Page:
Getting a Clear Head — and Table.

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My husband Steve trained as a scientist before becoming a high-level consultant for biotech companies. Yes, about 180 degrees from my professional world, but that’s the spice of life 🙂

But when God gave us two children and our already-cluttered lives took on an even greater load of messes and piles, and when the girls are eager to start a craft or a board game on the already-loaded kitchen table, Steve says: “We need to do a line clearance.”

And of course I roll my eyes — here’s the scientist lingo entering our lives again. But I also love how he applies his complicated field to everyday life.

A term used in manufacturing and lab work, Line Clearance means a segregation and cleaning of different processing and work areas to avoid cross-contamination.

Translation?

Clean up one project/mess before you start another one.

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What Writing and Parenting Teach Me about God

Being a parent and being a writer have combined to teach me about what I call The Care, The Fair and The Fire – three ideas that God hit me over the head with recently. These ideas have encouraged me to realign how I think of the roles I have.

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Being a Musician vs. Being a Writer

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In my freshman year of college a few things happened where I felt I had to decide between being a musician and being a writer.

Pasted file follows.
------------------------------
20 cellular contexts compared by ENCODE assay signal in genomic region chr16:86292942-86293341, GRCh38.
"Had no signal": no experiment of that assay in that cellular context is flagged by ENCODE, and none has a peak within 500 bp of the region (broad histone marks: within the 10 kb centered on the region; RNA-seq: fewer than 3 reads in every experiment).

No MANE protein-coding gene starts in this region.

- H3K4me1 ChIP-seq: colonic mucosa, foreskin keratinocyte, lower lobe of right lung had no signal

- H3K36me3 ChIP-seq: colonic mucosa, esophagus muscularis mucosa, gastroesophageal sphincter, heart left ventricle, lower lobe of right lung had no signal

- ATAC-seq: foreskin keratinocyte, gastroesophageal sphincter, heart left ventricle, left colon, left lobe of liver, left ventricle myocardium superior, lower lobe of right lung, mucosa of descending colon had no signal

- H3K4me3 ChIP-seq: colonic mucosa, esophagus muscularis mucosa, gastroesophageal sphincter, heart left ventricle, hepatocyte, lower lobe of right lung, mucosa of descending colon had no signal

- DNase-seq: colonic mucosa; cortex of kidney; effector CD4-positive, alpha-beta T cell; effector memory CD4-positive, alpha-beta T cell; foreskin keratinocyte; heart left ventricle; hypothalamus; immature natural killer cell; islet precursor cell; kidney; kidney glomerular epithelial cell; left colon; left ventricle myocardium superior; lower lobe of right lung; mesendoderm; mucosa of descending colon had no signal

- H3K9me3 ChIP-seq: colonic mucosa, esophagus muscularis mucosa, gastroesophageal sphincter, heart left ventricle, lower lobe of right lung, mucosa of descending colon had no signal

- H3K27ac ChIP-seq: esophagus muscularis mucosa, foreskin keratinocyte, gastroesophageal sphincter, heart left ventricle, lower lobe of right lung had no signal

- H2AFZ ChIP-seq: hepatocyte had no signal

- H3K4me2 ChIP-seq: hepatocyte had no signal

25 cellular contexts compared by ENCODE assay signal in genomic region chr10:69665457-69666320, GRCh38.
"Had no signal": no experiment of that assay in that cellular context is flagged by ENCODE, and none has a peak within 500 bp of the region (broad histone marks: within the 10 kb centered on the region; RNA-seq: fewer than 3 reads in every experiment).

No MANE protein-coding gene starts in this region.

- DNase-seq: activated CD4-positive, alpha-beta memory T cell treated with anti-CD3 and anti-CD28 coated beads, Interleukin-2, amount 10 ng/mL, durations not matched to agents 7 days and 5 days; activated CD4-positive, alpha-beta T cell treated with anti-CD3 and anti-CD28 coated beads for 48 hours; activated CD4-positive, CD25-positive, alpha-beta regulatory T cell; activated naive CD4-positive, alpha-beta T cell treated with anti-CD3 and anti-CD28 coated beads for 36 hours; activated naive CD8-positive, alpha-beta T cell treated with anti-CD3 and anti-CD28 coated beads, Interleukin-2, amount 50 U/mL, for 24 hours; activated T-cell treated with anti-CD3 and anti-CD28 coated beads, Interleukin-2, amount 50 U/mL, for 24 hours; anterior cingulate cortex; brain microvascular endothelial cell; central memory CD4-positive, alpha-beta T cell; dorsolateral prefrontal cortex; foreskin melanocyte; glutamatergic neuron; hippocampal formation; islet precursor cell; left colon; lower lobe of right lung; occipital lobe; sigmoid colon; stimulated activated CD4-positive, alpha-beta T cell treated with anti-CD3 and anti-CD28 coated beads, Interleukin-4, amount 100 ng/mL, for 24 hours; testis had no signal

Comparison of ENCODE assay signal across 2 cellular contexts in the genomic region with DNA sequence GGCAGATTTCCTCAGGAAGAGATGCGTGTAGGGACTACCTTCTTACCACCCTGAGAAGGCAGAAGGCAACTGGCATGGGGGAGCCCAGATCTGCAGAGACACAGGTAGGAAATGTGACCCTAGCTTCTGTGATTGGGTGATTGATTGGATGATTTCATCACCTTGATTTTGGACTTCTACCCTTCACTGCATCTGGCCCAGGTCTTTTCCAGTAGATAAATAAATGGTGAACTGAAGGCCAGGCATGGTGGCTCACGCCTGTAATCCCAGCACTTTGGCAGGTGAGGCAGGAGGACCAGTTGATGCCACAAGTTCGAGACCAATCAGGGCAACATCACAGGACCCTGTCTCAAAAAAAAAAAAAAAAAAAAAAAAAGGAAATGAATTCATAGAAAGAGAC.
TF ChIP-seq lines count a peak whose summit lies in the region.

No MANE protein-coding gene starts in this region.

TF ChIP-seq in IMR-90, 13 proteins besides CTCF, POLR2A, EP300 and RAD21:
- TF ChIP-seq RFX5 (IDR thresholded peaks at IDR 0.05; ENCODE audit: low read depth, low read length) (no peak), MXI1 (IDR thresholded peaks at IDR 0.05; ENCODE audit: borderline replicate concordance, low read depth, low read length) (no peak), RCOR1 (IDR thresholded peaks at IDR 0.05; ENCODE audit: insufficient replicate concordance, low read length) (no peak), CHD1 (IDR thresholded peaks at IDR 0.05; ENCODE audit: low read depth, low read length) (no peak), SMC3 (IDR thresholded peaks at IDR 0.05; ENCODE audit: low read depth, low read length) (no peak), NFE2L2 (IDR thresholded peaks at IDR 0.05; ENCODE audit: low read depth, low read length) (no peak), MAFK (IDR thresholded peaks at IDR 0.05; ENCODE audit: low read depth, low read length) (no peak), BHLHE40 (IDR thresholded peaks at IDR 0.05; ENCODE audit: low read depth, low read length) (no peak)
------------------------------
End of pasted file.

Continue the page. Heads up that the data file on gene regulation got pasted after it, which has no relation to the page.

I had gotten to the point in the repertoire as a violinist where I’d either have to become a professional or keep it as a hobby. To take the professional route would require me to spend a dozen or more hours a day in practice and let go of most other time commitments in my life. I had concertized; I had been in orchestras, even toured a bit — but I wasn’t sure it was what I wanted above all else.

 

Alongside my musical studies in those years, I also studied theater, acting and playwriting. It just so happened that in this same period of my freshman year, I had entered a young playwrights festival contest and got word that I was one of the contest winners. The prize was to have my play produced professionally.

 

The process of seeing my play come to life for the first time — working with a director and dramaturg, doing revisions, watching actors audition to play my characters, seeing them bring the roles to life — all of it transformed me. My words, my thoughts, my voice were not only coming out but being affirmed by professional artists and by audiences.

 

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As an 18-year old, this took me in a direction I didn’t quite expect. Music was always my main thing; theater was second. But winning that contest and seeing my play performed in front of me that year clarified my decision.

 

I decided to be a writer.

 

Why? For the “glory”? No. There were gloriously satisfying moments as a musician too — performing solo on stage to enthusiastic applause after hours of learning a piece, winning regional or national competitions, touring the country. It required my creativity, my being, poured into the work, just like with writing. I knew that either field would require a lot of un-glorious work, rejection, and persistence, like in any arts field.

 

What was different?

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